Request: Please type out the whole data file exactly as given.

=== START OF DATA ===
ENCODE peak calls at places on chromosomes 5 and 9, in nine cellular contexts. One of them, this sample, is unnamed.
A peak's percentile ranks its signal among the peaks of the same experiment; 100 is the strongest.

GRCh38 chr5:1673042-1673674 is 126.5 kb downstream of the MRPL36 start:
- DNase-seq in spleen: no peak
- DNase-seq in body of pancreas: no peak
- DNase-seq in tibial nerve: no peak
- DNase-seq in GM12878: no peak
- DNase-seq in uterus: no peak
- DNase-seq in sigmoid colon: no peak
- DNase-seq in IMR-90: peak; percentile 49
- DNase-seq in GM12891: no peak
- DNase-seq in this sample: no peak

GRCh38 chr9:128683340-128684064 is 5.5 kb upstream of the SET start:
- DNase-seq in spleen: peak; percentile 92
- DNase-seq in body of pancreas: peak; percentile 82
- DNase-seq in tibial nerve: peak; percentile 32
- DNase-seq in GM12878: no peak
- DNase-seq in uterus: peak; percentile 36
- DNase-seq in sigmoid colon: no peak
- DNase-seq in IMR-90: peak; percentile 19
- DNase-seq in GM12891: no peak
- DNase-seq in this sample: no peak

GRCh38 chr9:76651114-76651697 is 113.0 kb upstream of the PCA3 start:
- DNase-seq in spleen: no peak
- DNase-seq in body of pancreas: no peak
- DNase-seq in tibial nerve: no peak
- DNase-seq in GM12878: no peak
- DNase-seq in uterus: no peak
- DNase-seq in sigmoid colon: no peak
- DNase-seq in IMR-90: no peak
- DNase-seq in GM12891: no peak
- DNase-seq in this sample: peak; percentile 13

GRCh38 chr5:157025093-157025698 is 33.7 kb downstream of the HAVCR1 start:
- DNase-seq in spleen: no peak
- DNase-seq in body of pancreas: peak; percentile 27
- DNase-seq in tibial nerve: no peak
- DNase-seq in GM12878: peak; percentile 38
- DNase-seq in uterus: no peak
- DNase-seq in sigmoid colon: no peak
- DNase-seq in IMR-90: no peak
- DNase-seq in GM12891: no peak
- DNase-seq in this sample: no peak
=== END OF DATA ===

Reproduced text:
ENCODE peak calls at places on chromosomes 5 and 9, in nine cellular contexts. One of them, this sample, is unnamed.
A peak's percentile ranks its signal among the peaks of the same experiment; 100 is the strongest.

GRCh38 chr5:1673042-1673674 is 126.5 kb downstream of the MRPL36 start:
- DNase-seq in spleen: no peak
- DNase-seq in body of pancreas: no peak
- DNase-seq in tibial nerve: no peak
- DNase-seq in GM12878: no peak
- DNase-seq in uterus: no peak
- DNase-seq in sigmoid colon: no peak
- DNase-seq in IMR-90: peak; percentile 49
- DNase-seq in GM12891: no peak
- DNase-seq in this sample: no peak

GRCh38 chr9:128683340-128684064 is 5.5 kb upstream of the SET start:
- DNase-seq in spleen: peak; percentile 92
- DNase-seq in body of pancreas: peak; percentile 82
- DNase-seq in tibial nerve: peak; percentile 32
- DNase-seq in GM12878: no peak
- DNase-seq in uterus: peak; percentile 36
- DNase-seq in sigmoid colon: no peak
- DNase-seq in IMR-90: peak; percentile 19
- DNase-seq in GM12891: no peak
- DNase-seq in this sample: no peak

GRCh38 chr9:76651114-76651697 is 113.0 kb upstream of the PCA3 start:
- DNase-seq in spleen: no peak
- DNase-seq in body of pancreas: no peak
- DNase-seq in tibial nerve: no peak
- DNase-seq in GM12878: no peak
- DNase-seq in uterus: no peak
- DNase-seq in sigmoid colon: no peak
- DNase-seq in IMR-90: no peak
- DNase-seq in GM12891: no peak
- DNase-seq in this sample: peak; percentile 13

GRCh38 chr5:157025093-157025698 is 33.7 kb downstream of the HAVCR1 start:
- DNase-seq in spleen: no peak
- DNase-seq in body of pancreas: peak; percentile 27
- DNase-seq in tibial nerve: no peak
- DNase-seq in GM12878: peak; percentile 38
- DNase-seq in uterus: no peak
- DNase-seq in sigmoid colon: no peak
- DNase-seq in IMR-90: no peak
- DNase-seq in GM12891: no peak
- DNase-seq in this sample: no peak